No cuts, please: SC needs P200 million for ‘judiciary marshals’
MANILA, Philippines — The Supreme Court on Wednesday sought the assistance of the Senate in reinstating P6.7 billion in planned allotments that Malacañang had slashed from the judiciary’s proposed P71.97-billion spending program for 2024.
During the budget deliberations presided over by Sen. Juan Edgardo Angara, the chair of the finance committee, Supreme Court Administrator Raul Villanueva also asked the senators to augment by at least P150 million the initial funding for the establishment of the Office of the Judiciary Marshals, which was created by Republic Act No. 11691 to protect judges, justices and other court personnel.
“Since we will proceed to engage, hire and appoint [security] personnel, we need to ask for an additional budget,” Villanueva told the senators. “With your permission, we may have to ask for P200 million instead of [the initial budget of] P50 million [as required by law],” he added.
“We will work together with the minority bloc [to augment your budget],” Angara assured him.
Villanueva said that under the P5.768-trillion National Expenditure Program, the Department of Budget and Management (DBM) had set aside P57.79 billion for the entire judiciary, P14.12 billion lower than its original budget request although nearly 5 percent higher than this year’s approved allotment of P54.9 billion.
As spelled out in the 1987 Constitution, Congress is mandated to provide a bigger amount than what the courts had received in the previous fiscal year.
According to Villanueva, the high tribunal is the primary casualty of the DBM-approved spending plan, with P12.2 billion of its fund request rejected by the government’s finance team.
He added that the proposed allotment of other third-level courts was also reduced—Court of Appeals (P1.19 billion), Sandiganbayan (P443 million), and Court of Tax Appeals (P287.87 million).
“Likewise, we are asking for funding for the hazard pay of our lower court judges… and for the creation of 46 family courts, pursuant to the law, in the amount of P536 million,” Villanueva said.
No hike in PDLs’ subsidy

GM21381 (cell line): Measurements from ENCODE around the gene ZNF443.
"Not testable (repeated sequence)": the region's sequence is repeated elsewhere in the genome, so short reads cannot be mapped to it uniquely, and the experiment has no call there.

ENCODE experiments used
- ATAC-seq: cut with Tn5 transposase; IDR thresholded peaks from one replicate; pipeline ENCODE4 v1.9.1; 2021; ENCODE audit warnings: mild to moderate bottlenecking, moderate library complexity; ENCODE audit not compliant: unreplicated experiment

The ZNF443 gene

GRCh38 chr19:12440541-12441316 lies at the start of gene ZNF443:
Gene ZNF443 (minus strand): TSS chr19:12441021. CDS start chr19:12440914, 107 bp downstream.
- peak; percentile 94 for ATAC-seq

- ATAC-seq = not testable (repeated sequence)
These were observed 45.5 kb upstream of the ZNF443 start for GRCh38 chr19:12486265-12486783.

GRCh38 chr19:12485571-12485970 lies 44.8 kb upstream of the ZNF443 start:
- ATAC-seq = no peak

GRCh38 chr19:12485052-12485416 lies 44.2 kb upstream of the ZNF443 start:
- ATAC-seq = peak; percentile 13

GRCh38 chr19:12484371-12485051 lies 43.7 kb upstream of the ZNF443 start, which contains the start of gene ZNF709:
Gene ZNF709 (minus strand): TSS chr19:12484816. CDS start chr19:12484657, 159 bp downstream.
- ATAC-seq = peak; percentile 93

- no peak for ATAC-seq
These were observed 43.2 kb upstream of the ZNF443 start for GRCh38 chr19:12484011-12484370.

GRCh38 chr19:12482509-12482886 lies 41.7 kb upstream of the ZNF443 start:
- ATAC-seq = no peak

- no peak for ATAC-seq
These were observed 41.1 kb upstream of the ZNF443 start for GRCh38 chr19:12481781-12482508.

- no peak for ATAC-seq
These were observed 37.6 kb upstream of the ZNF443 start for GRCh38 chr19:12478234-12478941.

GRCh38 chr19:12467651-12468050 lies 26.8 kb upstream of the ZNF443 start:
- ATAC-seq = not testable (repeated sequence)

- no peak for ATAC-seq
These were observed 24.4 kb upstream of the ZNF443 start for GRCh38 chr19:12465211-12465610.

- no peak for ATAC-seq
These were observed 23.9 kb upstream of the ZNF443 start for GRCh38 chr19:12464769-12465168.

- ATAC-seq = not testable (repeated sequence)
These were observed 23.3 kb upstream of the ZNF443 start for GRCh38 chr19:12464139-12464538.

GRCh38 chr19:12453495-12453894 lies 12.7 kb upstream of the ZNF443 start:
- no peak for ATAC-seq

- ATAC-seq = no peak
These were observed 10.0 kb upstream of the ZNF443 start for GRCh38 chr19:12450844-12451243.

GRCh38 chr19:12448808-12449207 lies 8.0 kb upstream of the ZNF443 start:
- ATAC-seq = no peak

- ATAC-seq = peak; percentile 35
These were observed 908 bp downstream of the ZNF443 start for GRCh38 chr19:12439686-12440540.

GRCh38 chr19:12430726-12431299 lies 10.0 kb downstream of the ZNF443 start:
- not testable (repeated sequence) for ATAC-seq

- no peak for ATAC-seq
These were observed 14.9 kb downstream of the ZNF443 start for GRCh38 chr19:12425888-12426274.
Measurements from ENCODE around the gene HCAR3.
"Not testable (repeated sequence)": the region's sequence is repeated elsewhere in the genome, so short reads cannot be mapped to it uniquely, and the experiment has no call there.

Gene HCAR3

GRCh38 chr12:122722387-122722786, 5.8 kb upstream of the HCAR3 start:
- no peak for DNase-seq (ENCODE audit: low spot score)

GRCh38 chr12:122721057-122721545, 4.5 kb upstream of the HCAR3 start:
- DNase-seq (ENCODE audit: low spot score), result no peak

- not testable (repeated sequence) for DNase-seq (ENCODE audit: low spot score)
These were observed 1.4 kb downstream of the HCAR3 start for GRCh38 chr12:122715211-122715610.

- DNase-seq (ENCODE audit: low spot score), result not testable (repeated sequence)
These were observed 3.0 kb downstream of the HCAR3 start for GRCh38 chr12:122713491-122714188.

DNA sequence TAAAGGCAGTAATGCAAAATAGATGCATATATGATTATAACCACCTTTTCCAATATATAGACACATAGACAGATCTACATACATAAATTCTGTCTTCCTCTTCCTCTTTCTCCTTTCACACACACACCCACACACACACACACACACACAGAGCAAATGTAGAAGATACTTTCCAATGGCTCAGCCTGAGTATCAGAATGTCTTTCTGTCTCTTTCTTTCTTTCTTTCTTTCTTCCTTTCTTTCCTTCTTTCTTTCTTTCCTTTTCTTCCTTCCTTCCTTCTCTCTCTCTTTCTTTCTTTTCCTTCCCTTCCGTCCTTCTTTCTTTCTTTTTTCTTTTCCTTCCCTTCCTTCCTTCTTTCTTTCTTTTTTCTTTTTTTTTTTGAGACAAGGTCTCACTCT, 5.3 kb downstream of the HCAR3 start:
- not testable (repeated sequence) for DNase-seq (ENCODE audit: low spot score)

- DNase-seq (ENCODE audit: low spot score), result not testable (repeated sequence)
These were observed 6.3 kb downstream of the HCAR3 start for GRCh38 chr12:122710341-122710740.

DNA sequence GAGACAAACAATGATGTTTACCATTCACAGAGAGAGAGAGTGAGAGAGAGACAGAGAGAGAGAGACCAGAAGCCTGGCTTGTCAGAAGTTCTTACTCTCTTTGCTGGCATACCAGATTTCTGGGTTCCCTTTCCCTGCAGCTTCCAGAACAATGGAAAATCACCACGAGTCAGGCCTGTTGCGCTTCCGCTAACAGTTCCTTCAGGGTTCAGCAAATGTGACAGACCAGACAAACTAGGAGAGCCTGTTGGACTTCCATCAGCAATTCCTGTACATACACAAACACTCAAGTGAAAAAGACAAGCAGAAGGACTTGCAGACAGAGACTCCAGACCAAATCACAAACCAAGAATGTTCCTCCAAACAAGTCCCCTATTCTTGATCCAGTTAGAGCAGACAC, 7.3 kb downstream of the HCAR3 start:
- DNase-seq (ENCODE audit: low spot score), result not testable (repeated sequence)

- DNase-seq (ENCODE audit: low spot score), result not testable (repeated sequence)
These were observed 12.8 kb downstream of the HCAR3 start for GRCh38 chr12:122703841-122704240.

The DBM also turned down a request from the Department of Justice (DOJ) to increase the subsidy for persons deprived of liberty (PDLs), as well as funds to address jail congestion.
As Justice Secretary Jesus Crispin Remulla presented his agency’s proposed P34.486-billion budget for next year before the House appropriations committee, Deputy Minority Leader Rep. France Castro asked why the daily subsistence allowance of P70 and a P15 medical allowance for PDLs was the same as that approved in the 2023 budget.
“The [Bureau of Corrections] asked for P100 for food and P30 for medicine, but our request was denied. Actually, many of our urgent needs were not given funding by the DBM,” Remulla explained.
He added that the DOJ also sought P23 billion to build new jail facilities and decongest detention centers, noting that jail congestion was at 383 percent.
“We asked for [an] allocation to fix this problem, but our request was not granted,” Remulla said.
Impact of increase
Budget Assistant Secretary Mary Ann dela Vega, in response, explained during the House hearing that raising the daily subsidy for food and medicine of PDLs in BuCor would also entail a corresponding hike in the daily subsistence allocation of PDLs under the Bureau of Jail Management and Penology (BJMP).
“Yes, we have maintained the rate for PDLs as far as their subsistence is concerned, which is P70 for food and P15 for medical. This is also the same for PDLs of the BJMP. It was maintained because the impact of the increase will amount to almost P3 billion, so the decision then during the budget deliberations was to maintain that level,” Dela Vega said.
“If we are going to give the P130 being asked by BuCor, we would also have to consider the daily subsistence for the uniformed personnel or the military which is only at P150 per day,” she added.
Under the proposed DOJ budget, the Office of the Secretary has the biggest share at P9.1 billion, slightly higher than its 2023 budget of P9.078 billion. Next is BuCor with P7.2 billion, followed by the Public Attorney’s Office at P5.27 billion.
BuCor wish list
But in a statement, BuCor pleaded its case for an additional P1.5 billion in its 2024 budget for its “wish list of projects” that it said were “badly needed” in its daily operations.
These included scanner machines worth P812 million to help its jail officers detect weapons, explosives and contraband items in vehicles entering and leaving its facilities.
Another item on its wish list was an advanced body-worn camera system costing P320.4 million for its officers “to demonstrate transparency to the public; to document statements, observations and other evidence; and to deter unprofessional, illegal and inappropriate behaviors by both correction officers and PDLs.”
BuCor Director General Gregorio Catapang Jr. also requested P154.6 million for a closed-circuit TV surveillance system to monitor the activities in BuCor’s seven prisons and penal farms, P169.1 million for the construction of a mess hall for inmates and P10 million for a K-9 team to prevent the smuggling of contraband inside prisons.